1,120 total views, 2 views today
Rarely is an indie movie’s premiere considered an ‘event’; at least, not compared to premieres of major studio blockbusters released amidst massive marketing campaigns and publicity. But Richard Linklater’s Boyhood, opening this weekend, is an exception to this rule.
The film has received rave reviews since showing at Sundance this year and is currently 100% certified fresh on Rotten Tomatoes after 94 reviews. If those facts alone aren’t enough to peak your interest, though, perhaps the concept is.
Boyhood is a film that chronicles one young man’s journey from ages 6 to 18. That’s not too unique, but the approach to filming the story was: the movie was shot over the course of 12 years, filming 3 or 4 days each year.
The result has been astounding critics and audiences: the viewer gets to actually watch this family of four age and repeat the same cycles at different stages of their lives. Nothing quite like it has ever been done before, the closest attempt being Michael Apted’s 7 Up documentary series that re-visited the same subjects every seven years starting in 1964, documenting their progression from hopeful children to somewhat dreary adults. Boyhood, however, is no documentary; it’s pure cinema.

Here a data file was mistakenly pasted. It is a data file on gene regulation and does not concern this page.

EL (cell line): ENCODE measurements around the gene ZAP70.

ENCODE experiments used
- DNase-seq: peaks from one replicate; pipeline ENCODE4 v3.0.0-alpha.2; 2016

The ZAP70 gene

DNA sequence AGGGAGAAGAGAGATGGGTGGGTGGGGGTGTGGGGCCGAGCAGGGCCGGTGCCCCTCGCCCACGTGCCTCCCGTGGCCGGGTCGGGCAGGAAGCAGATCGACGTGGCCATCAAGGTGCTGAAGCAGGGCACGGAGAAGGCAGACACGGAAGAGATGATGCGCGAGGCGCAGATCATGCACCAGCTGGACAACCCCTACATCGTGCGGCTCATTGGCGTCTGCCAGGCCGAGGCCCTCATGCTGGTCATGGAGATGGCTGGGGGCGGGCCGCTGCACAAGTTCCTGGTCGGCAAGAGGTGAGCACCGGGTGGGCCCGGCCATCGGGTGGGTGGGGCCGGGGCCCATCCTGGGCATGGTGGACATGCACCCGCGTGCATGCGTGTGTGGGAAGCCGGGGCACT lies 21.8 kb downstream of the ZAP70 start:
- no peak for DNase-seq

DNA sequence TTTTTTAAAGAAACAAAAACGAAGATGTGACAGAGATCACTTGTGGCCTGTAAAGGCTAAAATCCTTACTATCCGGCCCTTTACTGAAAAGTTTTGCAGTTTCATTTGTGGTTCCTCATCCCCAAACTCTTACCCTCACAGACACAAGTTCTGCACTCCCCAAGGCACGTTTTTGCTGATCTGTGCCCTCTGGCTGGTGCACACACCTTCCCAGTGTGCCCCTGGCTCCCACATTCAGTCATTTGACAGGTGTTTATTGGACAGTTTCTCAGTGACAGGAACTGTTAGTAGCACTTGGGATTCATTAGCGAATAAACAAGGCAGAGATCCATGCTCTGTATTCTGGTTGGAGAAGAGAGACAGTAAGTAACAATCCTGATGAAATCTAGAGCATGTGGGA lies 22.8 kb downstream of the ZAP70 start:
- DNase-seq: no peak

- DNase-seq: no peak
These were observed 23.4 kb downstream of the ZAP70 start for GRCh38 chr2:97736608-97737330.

The effect of seeing time pass in this way can be as unsettling as it is epic. After watching Boyhood, some reviewers remarked upon how it feels to see someone age before your very eyes – reminding everyone that we’re “here today, gone tomorrow.” The film is a surprising 165 minutes long – however, in keeping with the theme of time slipping away, viewers seem to unanimously agree that those 2 hours and 45 minutes fly by.
All this interest surrounding Boyhood suggests it will do quite well at the box office. Only opening in 5 theaters this weekend (Lincoln Plaza, IFC Center, and BAM in NYC and Arclight and Landmark in LA), the film is expected to sell out at every showing, averaging a $50,000 intake for each theater. This is well above the $35,000 ceiling most indie films hit when it comes to theatrical releases. That’s great news for the film’s distributor, Jonathan Sehring of IFC Films, who has amazingly bankrolled the project from its start in 2002.
The film stars Ellar Coltrane as the central character, Mason, and Lorelei Linklater, the director’s own daughter, as his slightly older sister, Samantha. Ethan Hawke, who has notably worked with Linklater on the highly acclaimed Before trilogy, stars as Mason’s unreliable father, and Patricia Arquette rounds out the central cast playing Mason’s mother.
What do you think? Will Boyhood’s realism catapult it to further greatness this year? Or will it fail to live up to all the hype?
By Digital Film Academy Blog Manager Sara McDermott Jain